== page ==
The Girl with the Dragon Tattoo – Review

Once in a while, it’s good to get yourself a ride. And if it’s thrilling, that’s all the more a reason to hitch one.

It’s been a while since I read a good crime novel. One that would have a protagonist worthy of admiration because he/she can do almost anything and a storyline that keeps you at the edge of your seat and makes you go “wow” when the climax descends on you. I had resorted to TV shows to do those things for me. Until? Until David Fincher refused to release his movie The Girl with the Dragon Tattoo in India. Reason being the Censor Board of India asked for some cuts in the film that Fincher was unwilling to make. I’ve seen his movie Fight Club after I read the book of the same name. I was thoroughly impressed by how he gave the book the respect it deserves on screen. His adaptation of the book was nothing short of impressive. So, I thought before I could get myself a copy of the movie, I’d get myself a copy of the book!

Honestly, I got through the first 200 pages of the book solely on the fact that: 1) David Fincher made a movie out of it, and 2) the book had a certain standing in the “reading community”. It took Larsson a while to build up the characters and churn the story to a level where it then starts getting frothy and jumpy. Somehow, I would take away points for his writing; I didn’t think it was a spectacle enough. His writing was a little bland as far as I am concerned. What pulls this book through is the story and the pace it picks after 200 pages have been licked off.

The story opens with an old man receiving a frame with a pressed flower on his birthday. It then moves to a journalist Mikael Blomkvist, who is your protagonist for the major part of the book, being convicted for libel and defamation against a certain financer Wennerstrom. Enter the girl with the dragon tattoo, Lisbeth Salander, who is an expert investigator. Of all character sketches, I think Salander’s character build-up and description hits you right where it should; the rest are a little sketchy. I’m assuming Larsson spent extra time on her because he named the book after her. After Salander, enter Henrik Vanger (again) who hires Blomkvist to investigate the disappearance of his brother’s granddaughter Harriet. For convenience sake let’s call her his granddaughter. Henrik Vanger is the ageing old man who received the flower at the beginning of the book, remember? he has been obsessed with Harriet’s disappearance for 30 years and he wishes that Blomkvist gives it one last go before Vanger dies. From here, the story goes a little uphill. When Blomkovist, amidst a lot of apprehension accepts the job of “trying” to find out what happened to Harriet, Larsson gives us a tour into the past of the HUGE Vanger family. Which, frankly, I could do without. What didn’t help was Larsson’s writing, because for most parts I didn’t care who was whose son and who married whom. I skimmed through it. You ask me who Birger Vanger was and I’ll look straight through you. This is where I relied on the two outlined reasons for still reading the book. Meanwhile, Salander has her own story going on parallel to Blomkvist’s investigation; her job, her expertise at her job, the problems with her guardian, and her introvert nature are all fascinating. If it wasn’t Blomkvist doing the investigation of the main plot of the book, you could just read Salander’s portions and be happy. Only, you can’t!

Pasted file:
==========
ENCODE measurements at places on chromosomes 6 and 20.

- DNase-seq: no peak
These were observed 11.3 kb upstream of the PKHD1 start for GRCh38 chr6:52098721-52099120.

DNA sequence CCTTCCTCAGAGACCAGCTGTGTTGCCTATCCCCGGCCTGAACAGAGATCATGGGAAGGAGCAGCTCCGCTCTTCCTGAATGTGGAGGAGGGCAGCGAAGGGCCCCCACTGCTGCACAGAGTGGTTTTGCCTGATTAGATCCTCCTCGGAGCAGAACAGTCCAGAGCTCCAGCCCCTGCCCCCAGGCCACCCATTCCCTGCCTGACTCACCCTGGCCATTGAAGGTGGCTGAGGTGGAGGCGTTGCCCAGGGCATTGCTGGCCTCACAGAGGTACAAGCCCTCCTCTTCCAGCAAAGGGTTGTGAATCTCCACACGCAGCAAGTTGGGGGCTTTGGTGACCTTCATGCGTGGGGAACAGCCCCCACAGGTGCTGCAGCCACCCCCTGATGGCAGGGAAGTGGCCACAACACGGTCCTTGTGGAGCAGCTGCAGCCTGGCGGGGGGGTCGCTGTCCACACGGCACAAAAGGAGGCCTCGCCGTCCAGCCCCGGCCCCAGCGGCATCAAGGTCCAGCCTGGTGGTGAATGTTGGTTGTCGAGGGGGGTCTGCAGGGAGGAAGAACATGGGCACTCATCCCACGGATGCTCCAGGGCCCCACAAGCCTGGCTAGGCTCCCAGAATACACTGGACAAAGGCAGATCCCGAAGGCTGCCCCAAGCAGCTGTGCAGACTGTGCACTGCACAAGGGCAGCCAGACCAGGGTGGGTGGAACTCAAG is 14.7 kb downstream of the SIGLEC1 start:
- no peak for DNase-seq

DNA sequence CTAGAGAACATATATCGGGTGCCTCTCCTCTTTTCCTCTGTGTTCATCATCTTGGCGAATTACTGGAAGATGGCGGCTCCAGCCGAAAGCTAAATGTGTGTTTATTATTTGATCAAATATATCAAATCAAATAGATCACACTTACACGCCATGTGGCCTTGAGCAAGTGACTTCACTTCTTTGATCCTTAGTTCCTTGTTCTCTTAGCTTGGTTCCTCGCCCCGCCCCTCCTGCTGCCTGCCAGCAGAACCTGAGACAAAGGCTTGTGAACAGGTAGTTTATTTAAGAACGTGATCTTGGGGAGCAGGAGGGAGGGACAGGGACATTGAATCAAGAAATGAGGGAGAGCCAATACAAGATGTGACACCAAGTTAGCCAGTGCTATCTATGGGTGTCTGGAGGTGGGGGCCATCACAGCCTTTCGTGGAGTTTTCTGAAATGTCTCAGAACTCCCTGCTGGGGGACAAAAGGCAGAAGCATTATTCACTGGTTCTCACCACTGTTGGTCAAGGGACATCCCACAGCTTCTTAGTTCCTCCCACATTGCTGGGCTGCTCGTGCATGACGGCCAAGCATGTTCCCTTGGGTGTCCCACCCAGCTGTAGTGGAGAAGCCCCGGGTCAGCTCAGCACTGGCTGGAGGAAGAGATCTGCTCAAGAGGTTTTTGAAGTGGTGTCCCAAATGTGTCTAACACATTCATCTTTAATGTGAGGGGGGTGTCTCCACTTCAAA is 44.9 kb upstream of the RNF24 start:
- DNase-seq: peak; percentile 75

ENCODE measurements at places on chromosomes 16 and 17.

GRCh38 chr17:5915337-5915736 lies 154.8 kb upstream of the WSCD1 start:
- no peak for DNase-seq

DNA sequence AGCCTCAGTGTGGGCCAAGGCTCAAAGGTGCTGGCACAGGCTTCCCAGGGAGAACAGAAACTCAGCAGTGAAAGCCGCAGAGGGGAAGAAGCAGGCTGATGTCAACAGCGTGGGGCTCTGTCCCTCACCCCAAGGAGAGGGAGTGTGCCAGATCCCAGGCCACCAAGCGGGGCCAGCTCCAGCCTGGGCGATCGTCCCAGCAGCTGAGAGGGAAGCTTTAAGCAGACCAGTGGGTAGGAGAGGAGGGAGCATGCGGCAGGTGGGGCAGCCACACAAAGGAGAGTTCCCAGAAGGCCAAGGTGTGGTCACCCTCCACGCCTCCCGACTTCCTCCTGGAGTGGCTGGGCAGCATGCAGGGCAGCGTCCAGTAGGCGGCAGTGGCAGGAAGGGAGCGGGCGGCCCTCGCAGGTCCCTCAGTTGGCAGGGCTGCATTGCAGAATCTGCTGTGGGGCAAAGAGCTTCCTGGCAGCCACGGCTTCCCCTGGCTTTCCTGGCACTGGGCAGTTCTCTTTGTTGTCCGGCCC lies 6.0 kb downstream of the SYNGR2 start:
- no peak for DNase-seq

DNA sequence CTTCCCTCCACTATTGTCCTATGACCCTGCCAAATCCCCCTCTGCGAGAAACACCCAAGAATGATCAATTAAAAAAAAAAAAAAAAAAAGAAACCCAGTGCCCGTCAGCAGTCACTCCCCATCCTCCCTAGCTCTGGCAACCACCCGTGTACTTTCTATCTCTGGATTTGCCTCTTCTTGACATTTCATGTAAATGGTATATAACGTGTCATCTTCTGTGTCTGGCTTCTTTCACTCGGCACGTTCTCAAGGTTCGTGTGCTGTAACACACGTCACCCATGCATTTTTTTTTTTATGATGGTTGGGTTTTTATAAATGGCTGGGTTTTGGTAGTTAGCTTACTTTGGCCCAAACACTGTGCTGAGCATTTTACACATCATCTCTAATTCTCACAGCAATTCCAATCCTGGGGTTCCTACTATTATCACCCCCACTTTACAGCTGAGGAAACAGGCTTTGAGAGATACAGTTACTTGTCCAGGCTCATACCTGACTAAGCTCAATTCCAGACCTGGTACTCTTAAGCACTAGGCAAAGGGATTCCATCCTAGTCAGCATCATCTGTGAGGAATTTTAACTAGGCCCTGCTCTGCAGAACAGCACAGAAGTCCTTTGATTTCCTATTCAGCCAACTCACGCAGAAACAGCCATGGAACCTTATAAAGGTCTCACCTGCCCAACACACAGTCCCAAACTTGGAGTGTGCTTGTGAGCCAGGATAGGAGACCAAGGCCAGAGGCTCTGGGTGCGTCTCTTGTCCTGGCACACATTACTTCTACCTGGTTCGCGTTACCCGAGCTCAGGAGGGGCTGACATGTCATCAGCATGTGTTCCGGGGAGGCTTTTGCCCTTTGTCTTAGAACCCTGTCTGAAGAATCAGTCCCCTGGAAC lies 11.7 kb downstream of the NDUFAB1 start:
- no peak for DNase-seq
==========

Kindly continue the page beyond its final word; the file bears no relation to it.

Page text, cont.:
After the Vanger family has been described, the plot has been fleshed out and Blomkvist begins to make breakthrough with his investigation, the book picks up pace. Thankfully, Salander joins him, and after that I dare you to put it down after that. You can’t. This is the point when the mystery begins to unfold one layer at a time and Larsson’s story vindicates all the time you spent over the first 200 pages of the book. The story gallops up and how! You begin wondering what happened to Harriet after all? Which of the Vangers killed her? Why would anyone want to murder a teenager? What secret did such a huge family hide in its bosom? And finally, when you do discover what really happened, it makes you cringe. It also makes you heave a sigh of relief that Henrik Vanger’s obsession with Harriet’s disappearance was not in vain after all, and it has come to a logical end.

Larsson has a very good story in this book and only if his writing supported him a little, I’d give it a 4 on 5. But I’ll take away half a point for the writing and give TGWTDT 3.5 on 5. Read it for a really good ride. It’s worth the while.

– Sameen

P.S: After reading, you can catch Fincher’s movie, which I shall do in a while. Just like Larsson doesn’t disappoint, I’m sure even Fincher won’t.


6 thoughts on “The Girl with the Dragon Tattoo – Review

Add yours

  1. “You ask me who Birger Vanger was and I’ll look straight through you.”

    ROFL! I can’t tell you how many times I must have rechecked the family tree to recheck who is who..

  2. “You ask me who Birger Vanger was and I’ll look straight through you.”

    ROFL! I can’t tell you how many times I must have rechecked the family tree to figure out who is who..

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